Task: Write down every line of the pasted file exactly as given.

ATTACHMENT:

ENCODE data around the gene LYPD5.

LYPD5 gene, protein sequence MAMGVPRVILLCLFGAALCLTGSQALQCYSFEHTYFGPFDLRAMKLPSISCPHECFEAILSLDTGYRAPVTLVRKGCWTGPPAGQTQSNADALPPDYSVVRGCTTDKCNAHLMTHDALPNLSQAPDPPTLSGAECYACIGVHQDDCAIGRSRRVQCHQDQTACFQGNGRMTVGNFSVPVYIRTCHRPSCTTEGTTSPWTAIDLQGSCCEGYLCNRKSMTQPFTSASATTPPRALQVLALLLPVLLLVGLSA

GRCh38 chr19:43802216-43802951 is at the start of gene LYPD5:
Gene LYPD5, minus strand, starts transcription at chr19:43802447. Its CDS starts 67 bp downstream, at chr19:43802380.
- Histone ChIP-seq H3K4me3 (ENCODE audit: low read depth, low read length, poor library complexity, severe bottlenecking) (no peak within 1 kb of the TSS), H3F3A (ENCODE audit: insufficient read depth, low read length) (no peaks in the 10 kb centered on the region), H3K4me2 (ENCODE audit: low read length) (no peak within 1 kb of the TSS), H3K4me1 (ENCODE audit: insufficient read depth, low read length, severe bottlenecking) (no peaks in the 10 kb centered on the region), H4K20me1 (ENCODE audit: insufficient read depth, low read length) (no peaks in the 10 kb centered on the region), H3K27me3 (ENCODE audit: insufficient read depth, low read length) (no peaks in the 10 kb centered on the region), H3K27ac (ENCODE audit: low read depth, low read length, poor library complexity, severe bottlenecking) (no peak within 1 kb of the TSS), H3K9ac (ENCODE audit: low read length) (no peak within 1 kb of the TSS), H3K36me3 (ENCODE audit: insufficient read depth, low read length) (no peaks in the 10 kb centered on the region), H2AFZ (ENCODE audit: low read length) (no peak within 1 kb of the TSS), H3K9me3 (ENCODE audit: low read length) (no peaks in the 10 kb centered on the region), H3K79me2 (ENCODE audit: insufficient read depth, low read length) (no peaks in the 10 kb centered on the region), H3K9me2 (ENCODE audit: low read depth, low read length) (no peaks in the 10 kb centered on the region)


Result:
ENCODE data around the gene LYPD5.

LYPD5 gene, protein sequence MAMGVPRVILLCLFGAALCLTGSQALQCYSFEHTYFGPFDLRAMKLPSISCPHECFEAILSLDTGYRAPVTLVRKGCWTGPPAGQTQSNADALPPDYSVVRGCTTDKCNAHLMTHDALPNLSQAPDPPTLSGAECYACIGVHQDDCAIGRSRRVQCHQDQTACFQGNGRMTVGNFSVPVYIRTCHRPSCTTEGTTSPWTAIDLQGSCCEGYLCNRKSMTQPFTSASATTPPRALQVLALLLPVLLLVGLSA

GRCh38 chr19:43802216-43802951 is at the start of gene LYPD5:
Gene LYPD5, minus strand, starts transcription at chr19:43802447. Its CDS starts 67 bp downstream, at chr19:43802380.
- Histone ChIP-seq H3K4me3 (ENCODE audit: low read depth, low read length, poor library complexity, severe bottlenecking) (no peak within 1 kb of the TSS), H3F3A (ENCODE audit: insufficient read depth, low read length) (no peaks in the 10 kb centered on the region), H3K4me2 (ENCODE audit: low read length) (no peak within 1 kb of the TSS), H3K4me1 (ENCODE audit: insufficient read depth, low read length, severe bottlenecking) (no peaks in the 10 kb centered on the region), H4K20me1 (ENCODE audit: insufficient read depth, low read length) (no peaks in the 10 kb centered on the region), H3K27me3 (ENCODE audit: insufficient read depth, low read length) (no peaks in the 10 kb centered on the region), H3K27ac (ENCODE audit: low read depth, low read length, poor library complexity, severe bottlenecking) (no peak within 1 kb of the TSS), H3K9ac (ENCODE audit: low read length) (no peak within 1 kb of the TSS), H3K36me3 (ENCODE audit: insufficient read depth, low read length) (no peaks in the 10 kb centered on the region), H2AFZ (ENCODE audit: low read length) (no peak within 1 kb of the TSS), H3K9me3 (ENCODE audit: low read length) (no peaks in the 10 kb centered on the region), H3K79me2 (ENCODE audit: insufficient read depth, low read length) (no peaks in the 10 kb centered on the region), H3K9me2 (ENCODE audit: low read depth, low read length) (no peaks in the 10 kb centered on the region)